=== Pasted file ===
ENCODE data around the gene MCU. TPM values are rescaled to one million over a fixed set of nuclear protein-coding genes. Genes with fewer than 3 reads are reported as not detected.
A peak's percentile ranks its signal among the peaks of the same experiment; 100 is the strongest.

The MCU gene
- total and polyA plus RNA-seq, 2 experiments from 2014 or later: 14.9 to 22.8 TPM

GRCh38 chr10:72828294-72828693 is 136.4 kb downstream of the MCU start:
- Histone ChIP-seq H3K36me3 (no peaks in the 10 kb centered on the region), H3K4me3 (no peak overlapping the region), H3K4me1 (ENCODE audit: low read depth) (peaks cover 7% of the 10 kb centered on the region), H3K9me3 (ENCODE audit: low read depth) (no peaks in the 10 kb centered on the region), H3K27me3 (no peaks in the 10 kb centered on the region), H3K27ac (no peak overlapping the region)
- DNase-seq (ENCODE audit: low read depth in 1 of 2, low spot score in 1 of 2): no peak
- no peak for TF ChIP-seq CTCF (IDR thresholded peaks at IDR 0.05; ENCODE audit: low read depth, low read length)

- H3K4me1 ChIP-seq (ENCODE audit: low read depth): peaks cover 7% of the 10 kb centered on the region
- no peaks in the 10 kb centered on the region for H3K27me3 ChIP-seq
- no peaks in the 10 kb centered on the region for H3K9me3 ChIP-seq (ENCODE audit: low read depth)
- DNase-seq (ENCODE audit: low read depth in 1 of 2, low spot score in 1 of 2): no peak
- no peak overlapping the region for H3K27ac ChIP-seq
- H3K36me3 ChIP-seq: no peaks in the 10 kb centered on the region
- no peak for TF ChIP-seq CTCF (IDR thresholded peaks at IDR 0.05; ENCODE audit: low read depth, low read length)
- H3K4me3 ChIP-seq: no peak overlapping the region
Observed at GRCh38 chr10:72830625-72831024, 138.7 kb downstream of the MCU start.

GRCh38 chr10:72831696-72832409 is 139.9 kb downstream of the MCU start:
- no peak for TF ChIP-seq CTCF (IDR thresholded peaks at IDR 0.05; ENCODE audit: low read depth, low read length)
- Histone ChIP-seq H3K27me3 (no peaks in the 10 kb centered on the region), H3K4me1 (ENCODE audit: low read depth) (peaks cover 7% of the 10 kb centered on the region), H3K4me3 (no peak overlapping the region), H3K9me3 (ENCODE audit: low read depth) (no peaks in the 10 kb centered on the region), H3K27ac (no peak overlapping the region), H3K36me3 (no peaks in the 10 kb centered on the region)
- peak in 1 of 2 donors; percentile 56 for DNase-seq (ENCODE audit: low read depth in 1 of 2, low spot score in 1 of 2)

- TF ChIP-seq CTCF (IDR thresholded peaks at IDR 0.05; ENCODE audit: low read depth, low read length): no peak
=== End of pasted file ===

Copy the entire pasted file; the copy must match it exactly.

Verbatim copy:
ENCODE data around the gene MCU. TPM values are rescaled to one million over a fixed set of nuclear protein-coding genes. Genes with fewer than 3 reads are reported as not detected.
A peak's percentile ranks its signal among the peaks of the same experiment; 100 is the strongest.

The MCU gene
- total and polyA plus RNA-seq, 2 experiments from 2014 or later: 14.9 to 22.8 TPM

GRCh38 chr10:72828294-72828693 is 136.4 kb downstream of the MCU start:
- Histone ChIP-seq H3K36me3 (no peaks in the 10 kb centered on the region), H3K4me3 (no peak overlapping the region), H3K4me1 (ENCODE audit: low read depth) (peaks cover 7% of the 10 kb centered on the region), H3K9me3 (ENCODE audit: low read depth) (no peaks in the 10 kb centered on the region), H3K27me3 (no peaks in the 10 kb centered on the region), H3K27ac (no peak overlapping the region)
- DNase-seq (ENCODE audit: low read depth in 1 of 2, low spot score in 1 of 2): no peak
- no peak for TF ChIP-seq CTCF (IDR thresholded peaks at IDR 0.05; ENCODE audit: low read depth, low read length)

- H3K4me1 ChIP-seq (ENCODE audit: low read depth): peaks cover 7% of the 10 kb centered on the region
- no peaks in the 10 kb centered on the region for H3K27me3 ChIP-seq
- no peaks in the 10 kb centered on the region for H3K9me3 ChIP-seq (ENCODE audit: low read depth)
- DNase-seq (ENCODE audit: low read depth in 1 of 2, low spot score in 1 of 2): no peak
- no peak overlapping the region for H3K27ac ChIP-seq
- H3K36me3 ChIP-seq: no peaks in the 10 kb centered on the region
- no peak for TF ChIP-seq CTCF (IDR thresholded peaks at IDR 0.05; ENCODE audit: low read depth, low read length)
- H3K4me3 ChIP-seq: no peak overlapping the region
Observed at GRCh38 chr10:72830625-72831024, 138.7 kb downstream of the MCU start.

GRCh38 chr10:72831696-72832409 is 139.9 kb downstream of the MCU start:
- no peak for TF ChIP-seq CTCF (IDR thresholded peaks at IDR 0.05; ENCODE audit: low read depth, low read length)
- Histone ChIP-seq H3K27me3 (no peaks in the 10 kb centered on the region), H3K4me1 (ENCODE audit: low read depth) (peaks cover 7% of the 10 kb centered on the region), H3K4me3 (no peak overlapping the region), H3K9me3 (ENCODE audit: low read depth) (no peaks in the 10 kb centered on the region), H3K27ac (no peak overlapping the region), H3K36me3 (no peaks in the 10 kb centered on the region)
- peak in 1 of 2 donors; percentile 56 for DNase-seq (ENCODE audit: low read depth in 1 of 2, low spot score in 1 of 2)

- TF ChIP-seq CTCF (IDR thresholded peaks at IDR 0.05; ENCODE audit: low read depth, low read length): no peak